Speed Secrets: How Do You Measure Success?

Features, Racing I By Ross Bentley I June 22, 2023
How do you measure success?

At the end of a day at the track, how do you measure success?

Lap times, result of a qualifying session or race? How many friends you spent time with? The feeling of improvement? Or?

I’d like to challenge the way you currently measure success. Yes, the way you’re doing that now may be perfectly fine, and it may work well for you. But perhaps another way of looking at success may bring even more enjoyment to you. That can’t be a bad thing!

So, how do you measure success?

Let’s start with the obvious: lap times. The great thing about them is that they’re objective, and easily measured. There’s no denying a lap time. It is what it is. The downside with them is that conditions can affect them (more than we sometimes are willing to admit), and in either direction. I’ve been fooled into believing that I’d made a big improvement in either my driving, or my car’s performance, only to find out that every other driver had improved even more than I had. The weather and track conditions had improved so much that lap times were more than a second faster. I’ve also experienced the opposite, and that’s a super frustrating thing as one can’t help but wonder if it’s something we did.

The fact that lap times are easily measured is also a downside, as we can get overly focused on them.

Lap times can also fool us into believing we’ve performed well when we didn’t, or vice versa. Have you ever turned a fast lap, while knowing deep inside that you didn’t actually drive all that well (weather/track conditions probably played a role)?

I can’t tell you the number of times I’ve asked a driver to tell me about a time when they performed at their very best, only to hear a story about a victory or new lap record. When I follow up with a question about whether it was truly a great performance — the best they’ve ever driven — the story usually changes to another time when the result (lap time or position) wasn’t as good, but the driver had a huge smile on their face as they went into the details of how great it felt to drive the way they did that day. Which is success?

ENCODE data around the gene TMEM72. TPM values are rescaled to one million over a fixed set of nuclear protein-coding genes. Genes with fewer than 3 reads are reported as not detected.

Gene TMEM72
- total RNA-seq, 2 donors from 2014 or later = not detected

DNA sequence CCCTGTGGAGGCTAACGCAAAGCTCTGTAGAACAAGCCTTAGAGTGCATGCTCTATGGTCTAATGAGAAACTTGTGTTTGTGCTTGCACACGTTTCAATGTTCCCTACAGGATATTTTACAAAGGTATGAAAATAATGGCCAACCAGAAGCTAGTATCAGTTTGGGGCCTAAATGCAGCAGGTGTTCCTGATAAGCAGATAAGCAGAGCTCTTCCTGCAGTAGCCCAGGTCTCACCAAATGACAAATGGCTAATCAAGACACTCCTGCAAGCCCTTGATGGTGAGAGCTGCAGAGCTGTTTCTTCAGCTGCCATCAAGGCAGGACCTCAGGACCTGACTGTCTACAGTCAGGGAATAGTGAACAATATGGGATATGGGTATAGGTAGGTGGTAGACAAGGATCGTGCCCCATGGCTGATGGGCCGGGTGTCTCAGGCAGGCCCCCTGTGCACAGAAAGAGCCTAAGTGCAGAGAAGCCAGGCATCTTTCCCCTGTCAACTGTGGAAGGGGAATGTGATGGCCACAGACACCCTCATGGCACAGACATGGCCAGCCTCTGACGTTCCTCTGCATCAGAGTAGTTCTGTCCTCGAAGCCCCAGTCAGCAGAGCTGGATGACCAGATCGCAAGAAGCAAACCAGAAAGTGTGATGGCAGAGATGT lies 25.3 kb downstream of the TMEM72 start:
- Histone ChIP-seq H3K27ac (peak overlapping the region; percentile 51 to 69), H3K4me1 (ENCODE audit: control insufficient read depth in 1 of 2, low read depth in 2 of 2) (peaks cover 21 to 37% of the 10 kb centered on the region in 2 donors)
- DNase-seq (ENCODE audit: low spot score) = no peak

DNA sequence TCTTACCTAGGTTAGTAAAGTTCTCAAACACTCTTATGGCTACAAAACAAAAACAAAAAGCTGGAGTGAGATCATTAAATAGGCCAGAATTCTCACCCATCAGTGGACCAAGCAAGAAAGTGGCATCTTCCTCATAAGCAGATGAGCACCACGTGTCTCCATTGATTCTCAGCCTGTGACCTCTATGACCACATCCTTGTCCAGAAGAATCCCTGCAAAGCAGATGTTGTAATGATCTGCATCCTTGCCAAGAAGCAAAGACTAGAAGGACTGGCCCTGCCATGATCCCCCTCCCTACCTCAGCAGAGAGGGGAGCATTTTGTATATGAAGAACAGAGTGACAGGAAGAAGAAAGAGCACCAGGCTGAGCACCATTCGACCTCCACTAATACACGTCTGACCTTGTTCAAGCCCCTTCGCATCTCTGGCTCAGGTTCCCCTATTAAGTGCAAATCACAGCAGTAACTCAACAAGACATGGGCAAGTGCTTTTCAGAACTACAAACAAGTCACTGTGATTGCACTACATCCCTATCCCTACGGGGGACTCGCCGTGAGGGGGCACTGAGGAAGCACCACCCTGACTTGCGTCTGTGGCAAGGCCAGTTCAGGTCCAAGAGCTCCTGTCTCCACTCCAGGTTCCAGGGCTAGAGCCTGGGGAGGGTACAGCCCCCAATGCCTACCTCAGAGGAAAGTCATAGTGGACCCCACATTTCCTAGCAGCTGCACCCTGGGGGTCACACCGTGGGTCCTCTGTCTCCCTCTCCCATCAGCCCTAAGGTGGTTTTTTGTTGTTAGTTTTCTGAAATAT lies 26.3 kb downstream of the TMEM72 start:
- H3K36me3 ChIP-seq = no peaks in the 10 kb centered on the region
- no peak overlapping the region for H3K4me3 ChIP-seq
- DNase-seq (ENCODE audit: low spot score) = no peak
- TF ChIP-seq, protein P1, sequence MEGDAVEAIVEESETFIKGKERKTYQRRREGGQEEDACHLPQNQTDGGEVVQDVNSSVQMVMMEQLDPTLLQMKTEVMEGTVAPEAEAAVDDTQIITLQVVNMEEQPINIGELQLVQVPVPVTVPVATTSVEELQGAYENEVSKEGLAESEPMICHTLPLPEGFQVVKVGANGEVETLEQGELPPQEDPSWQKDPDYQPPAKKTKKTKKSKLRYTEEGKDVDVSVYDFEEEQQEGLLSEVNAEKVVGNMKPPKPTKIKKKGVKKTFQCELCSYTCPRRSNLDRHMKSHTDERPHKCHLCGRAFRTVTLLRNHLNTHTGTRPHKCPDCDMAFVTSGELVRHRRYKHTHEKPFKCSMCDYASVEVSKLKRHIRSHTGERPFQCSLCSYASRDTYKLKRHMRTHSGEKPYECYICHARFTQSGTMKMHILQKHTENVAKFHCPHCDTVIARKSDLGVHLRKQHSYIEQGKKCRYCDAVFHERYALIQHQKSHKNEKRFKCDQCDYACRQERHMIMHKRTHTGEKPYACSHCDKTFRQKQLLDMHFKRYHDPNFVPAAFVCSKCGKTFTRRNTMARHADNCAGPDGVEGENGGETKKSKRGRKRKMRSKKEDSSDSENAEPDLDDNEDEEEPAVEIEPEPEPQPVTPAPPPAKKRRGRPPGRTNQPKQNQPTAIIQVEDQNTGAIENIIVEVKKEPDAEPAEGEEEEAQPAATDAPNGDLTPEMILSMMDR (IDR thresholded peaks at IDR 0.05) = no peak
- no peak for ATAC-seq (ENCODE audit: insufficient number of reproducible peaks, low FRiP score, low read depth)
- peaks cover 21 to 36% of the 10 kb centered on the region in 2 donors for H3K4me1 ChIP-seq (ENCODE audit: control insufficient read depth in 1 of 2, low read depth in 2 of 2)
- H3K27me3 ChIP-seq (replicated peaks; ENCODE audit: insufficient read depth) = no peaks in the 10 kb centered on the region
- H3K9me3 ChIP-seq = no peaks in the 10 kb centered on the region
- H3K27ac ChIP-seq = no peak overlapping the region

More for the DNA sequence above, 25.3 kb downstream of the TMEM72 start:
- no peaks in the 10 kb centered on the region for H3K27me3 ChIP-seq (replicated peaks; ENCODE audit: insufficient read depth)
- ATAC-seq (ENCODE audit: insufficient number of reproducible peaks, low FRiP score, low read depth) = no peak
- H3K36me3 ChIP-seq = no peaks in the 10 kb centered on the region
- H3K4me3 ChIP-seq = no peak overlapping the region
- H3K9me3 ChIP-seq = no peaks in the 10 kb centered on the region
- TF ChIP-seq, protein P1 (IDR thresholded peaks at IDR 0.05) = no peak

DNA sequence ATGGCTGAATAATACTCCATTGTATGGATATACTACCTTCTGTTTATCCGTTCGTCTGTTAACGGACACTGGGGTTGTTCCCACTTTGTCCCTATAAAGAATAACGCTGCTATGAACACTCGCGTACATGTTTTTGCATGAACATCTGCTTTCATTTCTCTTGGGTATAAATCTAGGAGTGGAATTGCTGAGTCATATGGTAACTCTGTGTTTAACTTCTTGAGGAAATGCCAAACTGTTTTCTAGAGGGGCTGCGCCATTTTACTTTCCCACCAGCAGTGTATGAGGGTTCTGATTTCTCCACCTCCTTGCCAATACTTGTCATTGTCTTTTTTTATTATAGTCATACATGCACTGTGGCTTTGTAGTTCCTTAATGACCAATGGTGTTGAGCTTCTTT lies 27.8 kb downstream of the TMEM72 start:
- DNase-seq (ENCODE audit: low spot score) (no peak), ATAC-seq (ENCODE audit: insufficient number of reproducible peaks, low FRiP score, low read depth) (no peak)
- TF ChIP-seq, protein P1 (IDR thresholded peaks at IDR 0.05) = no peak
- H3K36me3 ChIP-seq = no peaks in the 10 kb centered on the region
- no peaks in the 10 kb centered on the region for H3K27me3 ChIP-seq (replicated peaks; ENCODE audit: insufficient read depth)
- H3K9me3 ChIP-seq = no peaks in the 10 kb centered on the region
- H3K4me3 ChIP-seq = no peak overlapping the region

In most cases, the thing that keeps drivers coming back to the track over and over again is improvement. If you never improved your driving, would you keep coming back? Perhaps for the social aspect of the sport, but most drivers would find something else to do.

So, how do we measure improvement? Again, we usually go back to lap times and/or results. But, depending on what part of motorsport you’re participating in, there are other metrics you could use to measure improvement. Let’s look at a few ideas….

Heart rate. Let’s say your all-time best lap time is 1:30.00 at your favorite track. You could say that until you got into the 29s, you haven’t improved. But one simple metric that could provide another perspective is heart rate. Continuing with this example, if your average heart rate when turning 1:30s is 120 BPM, then being able to turn that exact same lap time with a heart rate of 110 means you’re doing it with less effort. In my experience, that also means you have more mental capacity to be put towards being aware of other cars around you, of how your car is handling, or how you could change a driving technique to go even faster. It’s likely to also contribute to consistency.

So, perhaps instead of looking to turn a faster lap time, focus on doing the same lap time with less effort. And heart rate is one way of indicating that. It’s very easy these days to track not just your lap times, but your heart rate at the same time. In doing so, you may even notice some trends, such as your best lap times line up with a certain heart rate, or either above or lower than that heart rate range, your lap times suffer. There’s a big lesson in that.

If you could turn the same lap times, but with less wear on your tires and/or brakes, that could indicate an improvement in driving. Sure, measuring tire and brake pad wear is not quite as easy as heart rate, but if you measured brake pad thickness (with calipers, to be accurate) before and after every event, you’d learn something.

If you have a data system, you could measure how smooth you drove. Again, if you could turn the same lap times, but do them while driving smoother, that’s another indication of improvement. I’m not going to go into the details of how to set up your data analysis software to do this, but a math channel that reports “total steering angle” (the total number of degrees of rotation of the steering wheel) of each lap is a good indication of smoothness. Looking at gSum, and using the amount of g-loads generated can indicate smoothness.

Imagine a day when a combination of your heart rate, total steering angle, g-loads, tire and brake wear, and maybe even body perspiration rate could all be combined with your lap time to give you a “score.” Maybe, at the end of a day you’ll be telling your friends you had an amazing day because you turned the same lap times as usual, but with a score of 92 instead of your usual 87.

Maybe you want to incorporate some or all of this right now? So, how do you measure success?

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